Don't mean to pry...
November 22, 2009 1:10 PM   Subscribe

Need to replace a toilet seat. The hardware seems to be fixed fast to the throne; the screw is all rusty, there's a plastic-y sort of nut that has resisted all my attempts to pry off with a wrench. Would really like to do this myself and avoid having to call in a plumber.

I'm about to go out to buy some WD-40. Anything else I should get as well or instead? It's driving me crazy! Any suggestions you have would be most appreciated...
posted by lgandme0717 to Home & Garden (20 answers total) 2 users marked this as a favorite
 
If the plastic nut's not recessed into the porcelain under the toilet, you might try carefully cutting it off. With that gone, you could probably work the screw out (if it doesn't fall apart in the process). WD40 or any liquid penetrant will probably help. Have you tried holding the nut fast and attempting to turn the screw instead? That might work just enough to break it loose. Of course, you might also strip the head of the screw, so be forewarned.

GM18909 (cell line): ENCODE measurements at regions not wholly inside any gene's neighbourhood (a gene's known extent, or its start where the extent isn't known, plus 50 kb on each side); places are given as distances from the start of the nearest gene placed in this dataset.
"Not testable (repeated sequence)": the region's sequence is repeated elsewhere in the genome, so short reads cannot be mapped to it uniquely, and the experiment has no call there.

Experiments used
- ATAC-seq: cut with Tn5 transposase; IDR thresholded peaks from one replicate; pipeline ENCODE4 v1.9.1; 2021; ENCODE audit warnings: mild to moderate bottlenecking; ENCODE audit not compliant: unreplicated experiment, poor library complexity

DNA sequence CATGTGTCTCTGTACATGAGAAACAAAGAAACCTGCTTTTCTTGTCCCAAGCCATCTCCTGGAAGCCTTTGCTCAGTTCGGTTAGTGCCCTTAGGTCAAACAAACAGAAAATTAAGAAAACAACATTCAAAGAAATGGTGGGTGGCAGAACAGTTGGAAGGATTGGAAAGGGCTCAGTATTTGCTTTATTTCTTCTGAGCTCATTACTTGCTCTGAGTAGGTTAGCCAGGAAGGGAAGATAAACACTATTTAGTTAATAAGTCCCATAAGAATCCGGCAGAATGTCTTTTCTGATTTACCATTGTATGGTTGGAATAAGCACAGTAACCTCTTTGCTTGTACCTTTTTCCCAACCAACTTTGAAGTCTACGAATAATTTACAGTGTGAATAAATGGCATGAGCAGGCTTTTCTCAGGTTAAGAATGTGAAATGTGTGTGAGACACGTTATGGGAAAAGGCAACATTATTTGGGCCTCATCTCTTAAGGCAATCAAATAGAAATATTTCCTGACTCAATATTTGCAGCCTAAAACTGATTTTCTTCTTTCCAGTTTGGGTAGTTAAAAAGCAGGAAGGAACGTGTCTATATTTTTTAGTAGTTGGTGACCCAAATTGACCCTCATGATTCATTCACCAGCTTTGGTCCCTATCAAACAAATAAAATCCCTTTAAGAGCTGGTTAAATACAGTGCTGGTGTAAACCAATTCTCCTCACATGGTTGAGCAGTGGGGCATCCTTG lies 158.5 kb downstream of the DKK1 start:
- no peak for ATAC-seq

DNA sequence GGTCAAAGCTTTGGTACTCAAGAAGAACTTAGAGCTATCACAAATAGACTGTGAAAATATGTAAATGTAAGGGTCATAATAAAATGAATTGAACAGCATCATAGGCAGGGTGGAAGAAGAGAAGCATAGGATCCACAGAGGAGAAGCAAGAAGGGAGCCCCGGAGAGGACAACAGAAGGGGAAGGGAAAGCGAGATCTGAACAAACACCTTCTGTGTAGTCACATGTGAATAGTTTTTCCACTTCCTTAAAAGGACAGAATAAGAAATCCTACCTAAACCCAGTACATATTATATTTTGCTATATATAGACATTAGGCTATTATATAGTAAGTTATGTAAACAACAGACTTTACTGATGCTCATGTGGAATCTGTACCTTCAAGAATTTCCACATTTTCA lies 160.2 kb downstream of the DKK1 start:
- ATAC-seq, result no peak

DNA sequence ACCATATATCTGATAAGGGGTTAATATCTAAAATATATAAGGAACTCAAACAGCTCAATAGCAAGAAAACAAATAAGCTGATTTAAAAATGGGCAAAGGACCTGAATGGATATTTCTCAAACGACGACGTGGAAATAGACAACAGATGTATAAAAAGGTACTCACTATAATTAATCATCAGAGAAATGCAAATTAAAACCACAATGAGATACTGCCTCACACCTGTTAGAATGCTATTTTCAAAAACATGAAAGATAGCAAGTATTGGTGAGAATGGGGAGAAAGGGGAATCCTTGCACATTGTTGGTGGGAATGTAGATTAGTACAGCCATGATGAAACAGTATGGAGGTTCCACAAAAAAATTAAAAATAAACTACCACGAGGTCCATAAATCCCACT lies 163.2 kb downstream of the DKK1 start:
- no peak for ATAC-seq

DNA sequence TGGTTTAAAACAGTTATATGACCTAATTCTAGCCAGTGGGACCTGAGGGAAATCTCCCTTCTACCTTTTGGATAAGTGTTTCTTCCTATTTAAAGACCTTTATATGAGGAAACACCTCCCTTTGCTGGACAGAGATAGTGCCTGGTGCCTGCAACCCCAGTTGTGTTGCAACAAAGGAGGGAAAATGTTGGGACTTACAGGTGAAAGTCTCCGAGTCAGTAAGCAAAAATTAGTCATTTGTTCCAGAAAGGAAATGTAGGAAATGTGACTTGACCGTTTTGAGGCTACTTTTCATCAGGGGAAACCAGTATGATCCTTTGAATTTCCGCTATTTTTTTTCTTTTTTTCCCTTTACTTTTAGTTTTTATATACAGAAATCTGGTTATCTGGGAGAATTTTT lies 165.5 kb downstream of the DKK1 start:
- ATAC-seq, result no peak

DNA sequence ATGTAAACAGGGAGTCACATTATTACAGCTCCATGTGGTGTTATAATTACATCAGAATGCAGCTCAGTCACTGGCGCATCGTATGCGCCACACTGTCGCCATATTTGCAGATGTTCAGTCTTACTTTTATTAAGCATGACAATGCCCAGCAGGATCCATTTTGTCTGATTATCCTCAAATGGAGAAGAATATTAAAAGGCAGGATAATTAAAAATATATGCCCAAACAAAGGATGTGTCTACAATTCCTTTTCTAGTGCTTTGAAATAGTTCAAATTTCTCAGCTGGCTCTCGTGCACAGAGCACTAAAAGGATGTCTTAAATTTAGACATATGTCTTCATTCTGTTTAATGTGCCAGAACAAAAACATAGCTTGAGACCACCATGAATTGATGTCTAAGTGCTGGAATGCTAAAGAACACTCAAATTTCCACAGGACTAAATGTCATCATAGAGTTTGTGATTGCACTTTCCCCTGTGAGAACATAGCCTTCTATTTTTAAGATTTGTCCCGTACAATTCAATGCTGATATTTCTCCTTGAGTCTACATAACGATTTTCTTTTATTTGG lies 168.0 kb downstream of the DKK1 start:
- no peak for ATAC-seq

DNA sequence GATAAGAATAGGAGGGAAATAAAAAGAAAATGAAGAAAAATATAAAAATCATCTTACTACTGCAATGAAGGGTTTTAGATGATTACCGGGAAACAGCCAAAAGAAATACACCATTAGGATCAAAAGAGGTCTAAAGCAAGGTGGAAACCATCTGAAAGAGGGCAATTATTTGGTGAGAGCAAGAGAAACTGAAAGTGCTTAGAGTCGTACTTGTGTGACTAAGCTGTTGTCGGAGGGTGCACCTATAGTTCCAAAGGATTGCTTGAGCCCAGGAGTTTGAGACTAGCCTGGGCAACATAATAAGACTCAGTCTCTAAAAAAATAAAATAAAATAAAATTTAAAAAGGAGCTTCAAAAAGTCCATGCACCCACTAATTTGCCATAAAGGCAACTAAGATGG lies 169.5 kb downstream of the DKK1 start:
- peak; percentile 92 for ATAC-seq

posted by jquinby at 1:31 PM on November 22, 2009


Jquinby, thanks, what would work best for cutting it off? I did try using an Exacto knife, but it wasn't enough to really cut into it.
posted by lgandme0717 at 1:37 PM on November 22, 2009


A hacksaw should do the job.
posted by sonic meat machine at 1:44 PM on November 22, 2009


A pair of regular household gloves (the sort you'd use when washing dishes) will give you extra grip. It's amazing how many stuck things move when gripped with rubber gloves.
posted by essexjan at 1:46 PM on November 22, 2009 [1 favorite]


May I suggest a small coping saw?
posted by gomichild at 1:46 PM on November 22, 2009


The WD-40 just protects and lubricates. I'd try that after trying to dissolve the rust. Make a paste of vinegar and flour and cover with that. Ketchup also has vinegar in it. You can clean it up after trying that for an hour or two, dry with a hairdryer (quick so it doesn't rerust), and then give the WD-40 a try. If those don't work then I'd try the hacksaw unless it looks like an easy win.

BTW - you don't technically need the whole hacksaw, but it'll make it a lot easier. In a pinch you can just use the blades. There's also other types of saws made for this sort of thing that should be in the same area. I've never had much luck with the thin bladed ones like a hacksaw.